Is the BBC’s ‘Real Housewives of ISIS’ comedy sketch in poor taste?

A BBC show has sparked controversy online after mocking British women who have travelled to Syria to join the Islamic State (IS, formerly ISIS/ISIL) and marry its fighters.

The Real Housewives of ISIS is a two-minute comedy skit produced as part of BBC 2’s new ‘Revolting’ show, which marks the return of pranksters and comedians Jolyon Rubinstein and Heydon Prowse to British TV.

The sketch was originally published online on Tuesday and quickly gathered millions of views.

But many were unhappy with the way the sketch made light of the lives of women living under IS in Iraq and Syria.

In one scene, one of the housewives is seen pondering what to wear for a beheading.

Another character, named Hadiya, says: “I’m so glad I’ve moved over here. It’s everything those guys on the chatrooms told me it would be.” She is then seen scrubbing the floor of a house bombed to rubble.

Muslim comedy writer Faraz Ali told Al Jazeera: “For the few documented events where young girls, often under 18, have left the UK, there is no doubt this has been a result of dangerous grooming and misguidance.”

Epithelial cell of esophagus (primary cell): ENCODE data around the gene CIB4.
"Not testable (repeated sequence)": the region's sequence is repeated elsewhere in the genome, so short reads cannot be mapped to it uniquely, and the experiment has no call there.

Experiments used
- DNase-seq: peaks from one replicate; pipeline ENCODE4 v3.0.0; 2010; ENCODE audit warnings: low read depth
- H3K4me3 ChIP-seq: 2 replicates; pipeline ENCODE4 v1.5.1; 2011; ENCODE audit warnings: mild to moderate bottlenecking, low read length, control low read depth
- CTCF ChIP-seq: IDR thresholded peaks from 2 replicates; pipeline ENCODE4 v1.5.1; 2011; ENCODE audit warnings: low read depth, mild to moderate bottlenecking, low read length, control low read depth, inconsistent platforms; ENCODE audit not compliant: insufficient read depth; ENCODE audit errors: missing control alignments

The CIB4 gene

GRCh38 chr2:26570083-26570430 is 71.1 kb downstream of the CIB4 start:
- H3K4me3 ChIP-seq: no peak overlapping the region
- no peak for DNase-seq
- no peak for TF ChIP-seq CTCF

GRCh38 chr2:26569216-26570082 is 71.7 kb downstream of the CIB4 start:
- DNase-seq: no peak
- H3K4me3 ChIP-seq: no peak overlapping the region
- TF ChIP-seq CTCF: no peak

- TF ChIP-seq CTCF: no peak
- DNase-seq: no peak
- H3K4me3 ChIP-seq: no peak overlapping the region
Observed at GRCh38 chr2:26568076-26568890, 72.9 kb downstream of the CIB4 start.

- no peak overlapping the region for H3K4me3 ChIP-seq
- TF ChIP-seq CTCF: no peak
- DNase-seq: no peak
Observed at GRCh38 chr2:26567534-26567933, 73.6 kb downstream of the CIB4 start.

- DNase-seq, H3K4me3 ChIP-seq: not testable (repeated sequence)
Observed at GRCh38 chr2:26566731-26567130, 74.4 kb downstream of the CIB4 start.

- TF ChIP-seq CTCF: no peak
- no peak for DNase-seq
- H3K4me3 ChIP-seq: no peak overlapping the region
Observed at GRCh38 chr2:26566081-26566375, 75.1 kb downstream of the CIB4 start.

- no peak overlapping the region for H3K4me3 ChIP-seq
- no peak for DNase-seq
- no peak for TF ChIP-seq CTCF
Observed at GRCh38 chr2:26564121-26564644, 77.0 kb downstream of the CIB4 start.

He later described the show as being in “poor taste.”

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“Making light of this situation feels inherently wrong, almost capitalizing on the suffering of these young girls who acted without proper insight," Ali added.

Others took to Twitter to share their objections. One user, Hashashin Tag, wrote: “‘It’s about ISIS wives, not all Muslim women.’ Well that’s great except we Muslim women already get called ‘ISIS whores’ by strangers thanks.”

“So the BBC has aired a ‘comedy’ sketch in a show titled ‘Real Housewives of ISIS’. I need to make it clear that on no basis this even satire,” tweeted another user, Selin Kara.

Other users backed the skit. Political Scrapbook editor Sunny Hundal said: “My opinion: it’s great!”

YouTube star Ali Shahalom, also known as Ali Official, wrote on his official Facebook page: “Personally, I found the content very funny and wasn’t offended at all. The sketch ridicules online grooming and draws attention to an important topic. The whole point of satire is to expose stupidity. From what I’ve seen, it doesn't offend religion. Satire like this highlights the absurdity of those that recruit and get recruited for ISIS.

“I see the context as a sensitive but relevant subject that writers should be exploring. Above all else, I would hope impressionable minds who could potentially be brainwashed/groomed, can see this and understand the ridiculousness of the whole thing and NOT be brainwashed or groomed.”